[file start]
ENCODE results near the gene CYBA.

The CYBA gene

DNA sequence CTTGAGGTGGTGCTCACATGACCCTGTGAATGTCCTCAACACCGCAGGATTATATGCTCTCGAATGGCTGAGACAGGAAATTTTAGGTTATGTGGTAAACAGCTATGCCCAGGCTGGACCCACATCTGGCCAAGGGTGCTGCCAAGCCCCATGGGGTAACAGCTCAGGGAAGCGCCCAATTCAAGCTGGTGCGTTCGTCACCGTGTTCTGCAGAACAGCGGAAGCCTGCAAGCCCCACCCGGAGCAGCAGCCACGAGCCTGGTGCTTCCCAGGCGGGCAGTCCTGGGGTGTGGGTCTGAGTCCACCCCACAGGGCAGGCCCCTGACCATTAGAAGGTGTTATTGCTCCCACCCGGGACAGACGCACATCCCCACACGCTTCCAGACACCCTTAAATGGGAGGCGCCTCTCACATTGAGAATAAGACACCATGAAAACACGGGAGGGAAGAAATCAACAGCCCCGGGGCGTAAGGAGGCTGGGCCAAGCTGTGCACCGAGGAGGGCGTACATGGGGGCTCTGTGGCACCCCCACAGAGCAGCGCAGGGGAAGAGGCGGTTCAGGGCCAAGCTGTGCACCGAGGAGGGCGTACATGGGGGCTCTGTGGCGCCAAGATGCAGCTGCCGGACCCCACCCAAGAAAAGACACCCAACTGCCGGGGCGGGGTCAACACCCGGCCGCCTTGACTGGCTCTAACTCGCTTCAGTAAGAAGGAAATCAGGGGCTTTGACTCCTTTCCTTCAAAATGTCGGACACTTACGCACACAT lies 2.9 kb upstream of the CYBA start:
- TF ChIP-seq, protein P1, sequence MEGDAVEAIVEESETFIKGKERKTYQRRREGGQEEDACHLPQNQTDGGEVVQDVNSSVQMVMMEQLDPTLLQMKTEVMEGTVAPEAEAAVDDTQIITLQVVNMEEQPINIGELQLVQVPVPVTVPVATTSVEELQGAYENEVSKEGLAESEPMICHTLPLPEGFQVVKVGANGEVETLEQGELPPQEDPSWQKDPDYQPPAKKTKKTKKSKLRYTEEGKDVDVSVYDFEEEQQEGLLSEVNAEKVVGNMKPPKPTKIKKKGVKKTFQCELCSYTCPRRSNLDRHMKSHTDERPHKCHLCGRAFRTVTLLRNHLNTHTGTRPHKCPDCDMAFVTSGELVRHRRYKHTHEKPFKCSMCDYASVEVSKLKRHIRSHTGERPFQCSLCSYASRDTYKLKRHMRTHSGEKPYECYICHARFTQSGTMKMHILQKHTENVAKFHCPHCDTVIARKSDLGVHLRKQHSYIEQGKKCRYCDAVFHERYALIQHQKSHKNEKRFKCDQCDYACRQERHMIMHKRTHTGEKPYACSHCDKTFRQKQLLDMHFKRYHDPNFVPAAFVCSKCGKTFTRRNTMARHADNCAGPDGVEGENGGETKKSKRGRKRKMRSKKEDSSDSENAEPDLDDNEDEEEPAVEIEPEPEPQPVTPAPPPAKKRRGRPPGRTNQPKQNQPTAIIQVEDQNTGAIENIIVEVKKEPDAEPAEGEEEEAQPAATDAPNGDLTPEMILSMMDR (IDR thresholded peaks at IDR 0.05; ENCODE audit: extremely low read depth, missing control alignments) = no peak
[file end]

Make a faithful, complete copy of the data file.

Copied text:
ENCODE results near the gene CYBA.

The CYBA gene

DNA sequence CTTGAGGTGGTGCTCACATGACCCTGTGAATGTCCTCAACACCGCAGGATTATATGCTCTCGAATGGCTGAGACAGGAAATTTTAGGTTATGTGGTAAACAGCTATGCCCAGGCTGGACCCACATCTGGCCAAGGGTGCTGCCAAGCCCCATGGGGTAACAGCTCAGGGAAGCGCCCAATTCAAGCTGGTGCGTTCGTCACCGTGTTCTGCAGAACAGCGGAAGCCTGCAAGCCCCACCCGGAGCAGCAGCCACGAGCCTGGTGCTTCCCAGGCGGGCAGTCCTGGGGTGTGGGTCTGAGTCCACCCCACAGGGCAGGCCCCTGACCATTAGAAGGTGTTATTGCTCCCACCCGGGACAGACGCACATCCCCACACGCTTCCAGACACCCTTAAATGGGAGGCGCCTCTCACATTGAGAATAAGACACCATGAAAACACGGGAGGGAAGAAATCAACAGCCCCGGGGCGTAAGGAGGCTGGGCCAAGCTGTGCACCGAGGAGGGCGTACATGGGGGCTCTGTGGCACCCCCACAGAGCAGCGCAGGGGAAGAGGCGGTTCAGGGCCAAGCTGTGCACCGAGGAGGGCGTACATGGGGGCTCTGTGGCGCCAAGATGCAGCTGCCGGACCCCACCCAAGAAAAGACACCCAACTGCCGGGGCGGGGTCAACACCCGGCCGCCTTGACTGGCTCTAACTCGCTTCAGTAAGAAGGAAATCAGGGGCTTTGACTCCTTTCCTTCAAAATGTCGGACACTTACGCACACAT lies 2.9 kb upstream of the CYBA start:
- TF ChIP-seq, protein P1, sequence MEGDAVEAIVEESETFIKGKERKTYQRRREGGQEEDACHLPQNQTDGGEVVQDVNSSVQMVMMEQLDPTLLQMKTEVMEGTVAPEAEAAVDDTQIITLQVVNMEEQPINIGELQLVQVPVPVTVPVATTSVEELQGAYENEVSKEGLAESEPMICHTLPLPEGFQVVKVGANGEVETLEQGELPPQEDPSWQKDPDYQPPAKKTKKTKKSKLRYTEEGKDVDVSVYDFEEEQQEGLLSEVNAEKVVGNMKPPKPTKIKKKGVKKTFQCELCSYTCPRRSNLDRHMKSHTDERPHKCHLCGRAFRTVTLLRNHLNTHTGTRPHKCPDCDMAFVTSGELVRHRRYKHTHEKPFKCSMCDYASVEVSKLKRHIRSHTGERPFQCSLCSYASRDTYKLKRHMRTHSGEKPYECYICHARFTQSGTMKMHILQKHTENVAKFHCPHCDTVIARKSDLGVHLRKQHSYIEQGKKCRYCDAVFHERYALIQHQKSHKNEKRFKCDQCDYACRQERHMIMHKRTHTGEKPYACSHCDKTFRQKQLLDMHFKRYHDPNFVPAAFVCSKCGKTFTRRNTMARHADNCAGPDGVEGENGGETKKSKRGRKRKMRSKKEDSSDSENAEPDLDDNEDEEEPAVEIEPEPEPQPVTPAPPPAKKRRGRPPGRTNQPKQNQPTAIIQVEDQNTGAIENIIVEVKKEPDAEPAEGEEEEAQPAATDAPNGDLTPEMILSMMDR (IDR thresholded peaks at IDR 0.05; ENCODE audit: extremely low read depth, missing control alignments) = no peak